Typical performance on daily tasks and activities related to personal and social sufficiency. As individuals age, the types of adaptive behaviors they exhibit typically increase in complexity. Examples in young children include self-care (e.g., dressing), communication (e.g., verbal expression and reception), and socialization (e.g., relating to peers). Examples of adult adaptive behaviors include self-care (e.g., holding a job, managing money), communication (e.g., advanced reading and writing), and socialization (e.g., acting responsibly toward others) (Sparrow, Balla, & Cicchetti, 1984b). See alsoactivities of daily living (ADLs), adaptive skills, daily living skills, self-help skills. Krista Dalbec-Mraz & Julie Wolf
Conceptual, practical, and social skills that permit a person to function in everyday life and to deal with, and change in response to, everyday environmental demands. Individuals with autism show a unique pattern of adaptive skills as compared with normative groups (Schatz & Hamdan-Allen, 1995). Such individuals typically have strong daily living skills but only intermediate communication skills and significantly low scores in socialization skills. Adaptive skills can be assessed using one of many standardized measures of adaptive behavior such as the Vineland Adaptive Behavior Scales (VABS; Sparrow, Balla, & Cicchetti, 1984a, 1984b) that have been normed for individuals with autism (Carter et al., 1998). Adaptive skills must be assessed to diagnose mental retardation, a disorder commonly found in individuals with autism (American Association on Mental Retardation, 2002). See alsoadaptive behavior, daily living skills, self-help skills. Leah Bucknavage
See attention-deficit/hyperactivity disorder.
See activities of daily living.
Person who speaks, writes, or acts in support of or in defense of a person or cause. Individuals with disabilities and their families may act as their own advocates or appoint others to secure appropriate services and programs. See alsoAmericans with Disabilities Act (ADA) of 1990 (PL 101-336), selfadvocacy. John T. Neisworth & Pamela S. Wolfe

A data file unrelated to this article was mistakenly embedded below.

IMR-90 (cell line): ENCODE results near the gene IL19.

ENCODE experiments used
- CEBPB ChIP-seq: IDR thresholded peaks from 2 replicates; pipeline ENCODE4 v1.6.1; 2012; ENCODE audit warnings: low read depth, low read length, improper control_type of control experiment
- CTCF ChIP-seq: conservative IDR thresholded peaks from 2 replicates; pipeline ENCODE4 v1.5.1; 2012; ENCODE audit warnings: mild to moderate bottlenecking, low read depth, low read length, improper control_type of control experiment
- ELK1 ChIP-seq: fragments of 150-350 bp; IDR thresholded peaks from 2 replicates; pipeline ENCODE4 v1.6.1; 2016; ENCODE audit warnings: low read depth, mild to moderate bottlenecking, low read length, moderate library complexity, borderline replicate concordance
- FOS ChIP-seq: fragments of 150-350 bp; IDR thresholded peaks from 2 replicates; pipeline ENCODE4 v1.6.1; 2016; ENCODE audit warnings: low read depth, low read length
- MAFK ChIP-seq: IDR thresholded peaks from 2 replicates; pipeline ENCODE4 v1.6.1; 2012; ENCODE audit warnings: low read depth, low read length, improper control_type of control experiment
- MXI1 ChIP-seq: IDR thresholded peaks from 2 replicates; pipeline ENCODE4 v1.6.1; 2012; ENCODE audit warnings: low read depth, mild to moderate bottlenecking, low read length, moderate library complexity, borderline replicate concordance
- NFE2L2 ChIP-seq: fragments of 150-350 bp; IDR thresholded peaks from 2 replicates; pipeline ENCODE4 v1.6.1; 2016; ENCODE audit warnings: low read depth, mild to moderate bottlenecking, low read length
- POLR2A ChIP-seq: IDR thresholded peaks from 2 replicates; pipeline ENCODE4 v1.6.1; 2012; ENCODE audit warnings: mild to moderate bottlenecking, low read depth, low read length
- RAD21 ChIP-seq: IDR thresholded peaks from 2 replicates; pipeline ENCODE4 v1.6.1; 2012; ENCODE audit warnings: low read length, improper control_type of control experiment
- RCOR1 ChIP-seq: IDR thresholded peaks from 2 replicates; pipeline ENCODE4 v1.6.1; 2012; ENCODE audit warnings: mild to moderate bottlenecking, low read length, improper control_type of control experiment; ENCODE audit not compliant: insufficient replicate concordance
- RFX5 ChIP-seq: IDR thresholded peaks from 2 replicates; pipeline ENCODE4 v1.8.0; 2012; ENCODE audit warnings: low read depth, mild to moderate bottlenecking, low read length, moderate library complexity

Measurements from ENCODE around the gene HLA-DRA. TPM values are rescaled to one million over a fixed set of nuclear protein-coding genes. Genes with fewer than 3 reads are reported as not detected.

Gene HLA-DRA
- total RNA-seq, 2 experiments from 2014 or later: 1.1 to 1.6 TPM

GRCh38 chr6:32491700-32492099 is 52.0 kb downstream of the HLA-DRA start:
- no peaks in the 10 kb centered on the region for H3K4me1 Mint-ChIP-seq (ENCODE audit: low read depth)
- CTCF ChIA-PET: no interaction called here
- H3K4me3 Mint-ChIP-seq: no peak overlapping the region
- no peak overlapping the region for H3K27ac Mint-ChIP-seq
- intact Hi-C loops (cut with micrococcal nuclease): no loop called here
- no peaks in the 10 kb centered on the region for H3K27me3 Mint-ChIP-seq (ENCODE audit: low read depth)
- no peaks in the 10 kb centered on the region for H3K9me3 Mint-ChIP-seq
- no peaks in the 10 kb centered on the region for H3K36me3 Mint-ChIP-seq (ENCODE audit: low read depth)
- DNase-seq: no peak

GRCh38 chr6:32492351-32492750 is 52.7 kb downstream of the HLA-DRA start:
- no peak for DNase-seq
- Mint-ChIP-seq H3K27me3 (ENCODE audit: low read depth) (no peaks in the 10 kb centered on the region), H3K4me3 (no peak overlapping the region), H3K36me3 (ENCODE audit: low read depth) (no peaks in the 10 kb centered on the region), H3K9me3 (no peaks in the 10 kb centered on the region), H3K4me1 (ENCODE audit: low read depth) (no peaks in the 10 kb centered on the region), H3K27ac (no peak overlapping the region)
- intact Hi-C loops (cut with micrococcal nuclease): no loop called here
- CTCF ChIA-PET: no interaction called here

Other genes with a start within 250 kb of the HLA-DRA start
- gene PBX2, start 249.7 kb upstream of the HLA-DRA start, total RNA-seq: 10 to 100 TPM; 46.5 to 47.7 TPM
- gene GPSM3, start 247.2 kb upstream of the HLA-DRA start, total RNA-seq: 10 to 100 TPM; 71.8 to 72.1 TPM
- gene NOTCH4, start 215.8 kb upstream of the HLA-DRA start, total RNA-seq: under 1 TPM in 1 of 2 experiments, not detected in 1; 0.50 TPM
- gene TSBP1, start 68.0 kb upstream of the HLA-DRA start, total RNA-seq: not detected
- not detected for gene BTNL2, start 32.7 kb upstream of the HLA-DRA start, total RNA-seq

Matching of activities, materials, and environments to a child's age. Depending on the child's development (delayed or typical), either chronological or developmental age (DA) may be used to guide decisions regarding appropriateness. See alsodevelopmental age (DA). John T. Neisworth & Pamela S. Wolfe
See auditory integration therapy.
A term coined in 1906 by Austrian pediatrician Clemens Von Pirquet that originally referred to a maladaptive persistent altered reactivity to substances (allergens) that did not similarly affect most people. Although there are many mechanisms for persistent altered reactivity (e.g., congenital and acquired enzyme deficiencies, operant and respondent conditioning), current medical convention restricts the term allergy to altered reactivity of cellular and antibody (immunoglobulin) components of the immune system. Unfortunately, there is minimal research in the area of immunologic allergy, particularly food allergy, as a cause of autism (Lucarelli et al., 1995). There is robust evidence, however, that elimination diets may substantially improve the behaviors associated with autism. In this area of food-induced illness, current popular as well as older medical literature frequently use allergyin its original connotation, incorporating both immune (food allergy) and nonimmune (food intolerance) mechanisms. Although the underlying biobehavioral cause of altered reactivity to dietary constituents may remain undiscovered, longterm treatment for either immune or nonimmune adverse food reactions involves primarily the reduction or elimination of offending foods from the diet. See alsodiet therapy, food intolerance, immunoglobulin. Robert A. Da Prato
Methods and materials for gathering information regarding a child's status that can supplement, complement, or replace traditional assessment that is based on normative and criterion referencing. Alternate assessment includes surveys of a child's environment (ecological assessment), how a child accomplishes or attempts activities (qualitative measures), appraisals of parent stress and family needs, informed clinical opinion, and authentic procedures (measures of child skills in natural, ongoing routines and situations rather than "tabletop testing"). John T. Neisworth & Pamela S. Wolfe
See augmentative and alternative communication (AAC).